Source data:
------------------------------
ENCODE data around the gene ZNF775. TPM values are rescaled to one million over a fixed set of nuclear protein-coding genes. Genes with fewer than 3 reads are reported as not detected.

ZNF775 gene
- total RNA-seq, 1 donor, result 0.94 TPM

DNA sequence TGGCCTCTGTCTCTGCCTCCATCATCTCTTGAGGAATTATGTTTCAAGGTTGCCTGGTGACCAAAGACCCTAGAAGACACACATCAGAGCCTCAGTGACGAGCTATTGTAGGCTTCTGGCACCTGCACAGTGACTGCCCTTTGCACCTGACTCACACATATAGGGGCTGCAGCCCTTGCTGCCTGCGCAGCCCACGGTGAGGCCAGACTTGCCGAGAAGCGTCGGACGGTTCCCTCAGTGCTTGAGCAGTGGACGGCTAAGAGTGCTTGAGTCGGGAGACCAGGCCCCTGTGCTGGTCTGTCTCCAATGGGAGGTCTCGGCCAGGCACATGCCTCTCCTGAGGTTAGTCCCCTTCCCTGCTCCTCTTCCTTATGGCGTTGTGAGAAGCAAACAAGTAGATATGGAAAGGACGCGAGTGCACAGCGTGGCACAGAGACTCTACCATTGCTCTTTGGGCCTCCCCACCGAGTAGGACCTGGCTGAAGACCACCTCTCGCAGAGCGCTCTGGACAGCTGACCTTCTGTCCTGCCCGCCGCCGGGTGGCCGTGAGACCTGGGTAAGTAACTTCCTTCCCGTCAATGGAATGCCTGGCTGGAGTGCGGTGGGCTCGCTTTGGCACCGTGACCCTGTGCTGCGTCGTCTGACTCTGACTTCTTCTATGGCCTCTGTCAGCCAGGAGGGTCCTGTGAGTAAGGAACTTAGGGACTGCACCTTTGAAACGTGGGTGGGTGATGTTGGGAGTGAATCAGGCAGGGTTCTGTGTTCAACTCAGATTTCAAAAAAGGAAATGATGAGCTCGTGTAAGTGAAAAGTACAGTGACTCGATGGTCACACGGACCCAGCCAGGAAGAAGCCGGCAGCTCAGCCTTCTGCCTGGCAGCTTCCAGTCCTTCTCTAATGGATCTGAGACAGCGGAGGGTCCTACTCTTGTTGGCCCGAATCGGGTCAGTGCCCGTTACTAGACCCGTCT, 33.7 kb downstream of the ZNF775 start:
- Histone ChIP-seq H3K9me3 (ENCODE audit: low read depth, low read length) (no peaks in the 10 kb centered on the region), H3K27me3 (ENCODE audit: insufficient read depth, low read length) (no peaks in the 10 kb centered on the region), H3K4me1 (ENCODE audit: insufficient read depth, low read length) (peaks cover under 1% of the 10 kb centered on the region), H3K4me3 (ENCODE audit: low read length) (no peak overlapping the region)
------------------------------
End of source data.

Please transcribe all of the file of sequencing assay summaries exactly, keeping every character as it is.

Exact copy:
ENCODE data around the gene ZNF775. TPM values are rescaled to one million over a fixed set of nuclear protein-coding genes. Genes with fewer than 3 reads are reported as not detected.

ZNF775 gene
- total RNA-seq, 1 donor, result 0.94 TPM

DNA sequence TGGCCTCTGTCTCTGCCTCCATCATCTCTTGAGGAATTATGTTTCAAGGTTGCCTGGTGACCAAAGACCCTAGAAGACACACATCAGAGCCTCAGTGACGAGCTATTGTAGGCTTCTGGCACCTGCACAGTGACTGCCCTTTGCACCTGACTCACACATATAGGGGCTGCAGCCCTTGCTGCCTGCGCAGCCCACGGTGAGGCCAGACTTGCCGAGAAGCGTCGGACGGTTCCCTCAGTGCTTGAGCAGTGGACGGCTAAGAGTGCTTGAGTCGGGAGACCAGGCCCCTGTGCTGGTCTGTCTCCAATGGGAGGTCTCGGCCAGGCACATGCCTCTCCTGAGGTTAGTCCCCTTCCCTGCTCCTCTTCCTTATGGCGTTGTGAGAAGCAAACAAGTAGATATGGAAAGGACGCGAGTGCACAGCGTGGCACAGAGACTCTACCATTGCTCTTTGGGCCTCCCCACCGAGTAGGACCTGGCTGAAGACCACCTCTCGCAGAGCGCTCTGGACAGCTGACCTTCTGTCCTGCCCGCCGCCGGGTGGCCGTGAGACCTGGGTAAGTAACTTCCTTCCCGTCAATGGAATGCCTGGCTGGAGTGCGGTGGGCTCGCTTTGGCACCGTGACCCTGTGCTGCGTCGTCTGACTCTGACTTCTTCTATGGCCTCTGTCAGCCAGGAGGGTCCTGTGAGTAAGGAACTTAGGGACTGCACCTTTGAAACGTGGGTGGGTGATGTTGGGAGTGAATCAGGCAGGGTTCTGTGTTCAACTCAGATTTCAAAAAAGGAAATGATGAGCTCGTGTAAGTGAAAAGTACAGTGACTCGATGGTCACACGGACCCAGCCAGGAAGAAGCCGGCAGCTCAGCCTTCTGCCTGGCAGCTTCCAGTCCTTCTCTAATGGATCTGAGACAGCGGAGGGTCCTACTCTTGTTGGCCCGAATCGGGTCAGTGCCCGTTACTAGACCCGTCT, 33.7 kb downstream of the ZNF775 start:
- Histone ChIP-seq H3K9me3 (ENCODE audit: low read depth, low read length) (no peaks in the 10 kb centered on the region), H3K27me3 (ENCODE audit: insufficient read depth, low read length) (no peaks in the 10 kb centered on the region), H3K4me1 (ENCODE audit: insufficient read depth, low read length) (peaks cover under 1% of the 10 kb centered on the region), H3K4me3 (ENCODE audit: low read length) (no peak overlapping the region)